In this series of decisions between 2012 and late 2014 1, the Supreme Court of Western Australia has confirmed that Australian courts will grant freezing orders to foreign parties to support the enforcement of foreign judgments within Australia, even before any such judgment is delivered.
The proceedings arose out of high-value disputes under a commodities joint venture agreement. The judgments will be equally applicable in relation to disputes arising out of commodities sales agreements, charter parties and other maritime contracts.
These decisions provide commodities traders, vessel owners/operators and charterers and maritime services providers with a very valuable Australian weapon to preserve enforcement rights in respect of any claims arising from breach of commodities contracts, charterparties or any other maritime contracts.
BCBC Singapore (of Singapore) and PT Bayan Resources (of Indonesia) were joint owners of an Indonesian coal joint venture company. BCBC Singapore brought claims in Singapore for over US$138 million against PT Bayan Resources, primarily for alleged breaches of coal supply agreements to the joint venture.
BCBC conducted detailed asset searches on PT Bayan Resources. Apart from certain assets located in Indonesia, the only other asset of PT Bayan Resources was its ownership of 57% of the shares in an Australian coal company, which were worth between AU$55-AU$259 million.
It was common ground that any Singaporean money judgment would not be able to be registered and enforced against PT Bayan Resources' assets in Indonesia. The difficulties in registering and enforcing foreign money judgments in Indonesia are well documented. Accordingly, the only assets worldwide that would be available to satisfy any Singaporean judgment were the Australian shares.
BCBC Singapore therefore applied for freezing orders over the Australian shares, in order to prevent them from being dissipated pending any judgment.
The test for BCBC Singapore to obtain the freezing orders was described by the Court as:
"[Australian courts will grant] a freezing order against a prospective judgment debtor where there is a sufficient prospect that a foreign court will give judgment in favour of the applicant and the judgment will be registered in or enforced by [an Australian court]."
Under Australian law, freezing orders may be granted where the claimant can show that it has a good arguable case with reasonable prospects of success. In this case, the Court accepted that BCBC Singapore's claim in the Singaporean proceedings was arguable.
In addition, BCBC Singapore had to show that if it obtained a judgment in Singapore, there was a reasonable prospect that it would be registered and enforced in Australia. The Court also accepted this argument, on the basis of the system of mutual recognition of judgments between Australia and Singapore.
Finally, BCBC Singapore had to establish that there was a "real risk" that, if the Australian shares were not frozen, any judgment would go unsatisfied as a result of PT Bayan Resources removing the shares from Australia or selling them. The Court accepted that there was a real risk of dissipation, having regard to:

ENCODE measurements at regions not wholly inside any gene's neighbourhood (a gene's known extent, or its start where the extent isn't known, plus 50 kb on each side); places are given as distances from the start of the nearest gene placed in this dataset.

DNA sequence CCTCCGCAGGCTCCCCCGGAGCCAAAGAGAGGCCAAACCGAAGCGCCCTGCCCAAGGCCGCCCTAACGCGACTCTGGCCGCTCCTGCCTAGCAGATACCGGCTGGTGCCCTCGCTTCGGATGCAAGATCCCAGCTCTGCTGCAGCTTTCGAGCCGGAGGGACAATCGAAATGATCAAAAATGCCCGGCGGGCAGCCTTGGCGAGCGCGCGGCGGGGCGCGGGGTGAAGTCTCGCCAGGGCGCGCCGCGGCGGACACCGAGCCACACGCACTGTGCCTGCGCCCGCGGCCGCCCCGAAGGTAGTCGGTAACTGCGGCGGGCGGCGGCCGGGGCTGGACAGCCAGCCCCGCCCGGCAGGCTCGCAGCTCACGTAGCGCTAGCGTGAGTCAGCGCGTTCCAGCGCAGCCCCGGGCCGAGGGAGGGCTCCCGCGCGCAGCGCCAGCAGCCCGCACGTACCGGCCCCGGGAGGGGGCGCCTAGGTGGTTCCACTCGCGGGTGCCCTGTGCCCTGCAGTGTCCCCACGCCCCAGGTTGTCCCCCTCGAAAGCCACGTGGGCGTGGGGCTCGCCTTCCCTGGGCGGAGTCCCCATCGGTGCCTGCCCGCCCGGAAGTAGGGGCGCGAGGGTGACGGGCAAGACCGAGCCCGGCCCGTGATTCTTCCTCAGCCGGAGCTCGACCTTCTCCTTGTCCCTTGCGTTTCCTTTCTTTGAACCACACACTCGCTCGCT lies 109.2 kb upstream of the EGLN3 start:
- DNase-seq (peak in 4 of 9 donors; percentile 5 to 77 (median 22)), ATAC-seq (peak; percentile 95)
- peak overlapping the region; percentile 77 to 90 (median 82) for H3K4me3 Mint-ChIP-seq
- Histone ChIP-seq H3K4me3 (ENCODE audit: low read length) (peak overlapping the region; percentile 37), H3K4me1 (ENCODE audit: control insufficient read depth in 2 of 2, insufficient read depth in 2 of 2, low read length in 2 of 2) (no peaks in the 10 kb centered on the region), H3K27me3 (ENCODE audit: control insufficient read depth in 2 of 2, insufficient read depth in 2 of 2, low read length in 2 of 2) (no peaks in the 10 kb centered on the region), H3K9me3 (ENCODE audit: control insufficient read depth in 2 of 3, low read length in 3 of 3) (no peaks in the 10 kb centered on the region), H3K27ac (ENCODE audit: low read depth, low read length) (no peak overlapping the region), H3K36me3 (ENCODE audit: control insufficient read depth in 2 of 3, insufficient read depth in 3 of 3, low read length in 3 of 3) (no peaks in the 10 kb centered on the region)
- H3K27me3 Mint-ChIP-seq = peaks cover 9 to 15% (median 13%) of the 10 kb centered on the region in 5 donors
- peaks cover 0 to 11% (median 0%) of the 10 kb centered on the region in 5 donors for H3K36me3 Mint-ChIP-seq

- PT Bayan Resources referred to the fact that it "may also be difficult or impossible to enforce a judgment of a non Indonesian court against any of [PT Bayan Resources, its management or experts]" in its prospectus to investors;
- PT Bayan Resources was in the process of refinancing some US$700-$900 million of debt, using its assets (including the Australian shares) as collateral; and
- PT Bayan Resources' attempts to avoid its obligations under the joint venture agreement, including other creditor's claims, and prior conduct of PT Bayan Resources and its controlling shareholder in seeking to avoid the legal effect of an earlier unrelated court judgment.
Application to commodities and shipping sectors
A substantial portion of the world's hard and soft commodities are sold and shipped from Australia, often as part of a foreign transnational supply chain corporate structure. Many of the corporations involved are based in foreign jurisdictions in which enforcement of judgments may prove difficult, whether due to complex corporate asset-holding structures, problems with enforcement of judgments against partially State-owned entities or State laws against the recognition of foreign judgments against their nationals.
Many such corporations hold substantial assets in Australia, in the form of shares, mining licences or commodity stockpiles.
The ability to freeze these Australian assets as soon as a dispute arises, even before judgment is given, is an extremely valuable weapon in a claimant's armoury. Where assets are otherwise hard to find or attach, this could mean the difference between holding a paper judgment which is worthless and recovering the full value of a claim.
1 BCBC Singapore v PT Bayan Resources  WASC 170; BCBC Singapore v PT Bayan Resources  WASC 239; PT Bayan Resources v BCBC Singapore  WASCA 178.
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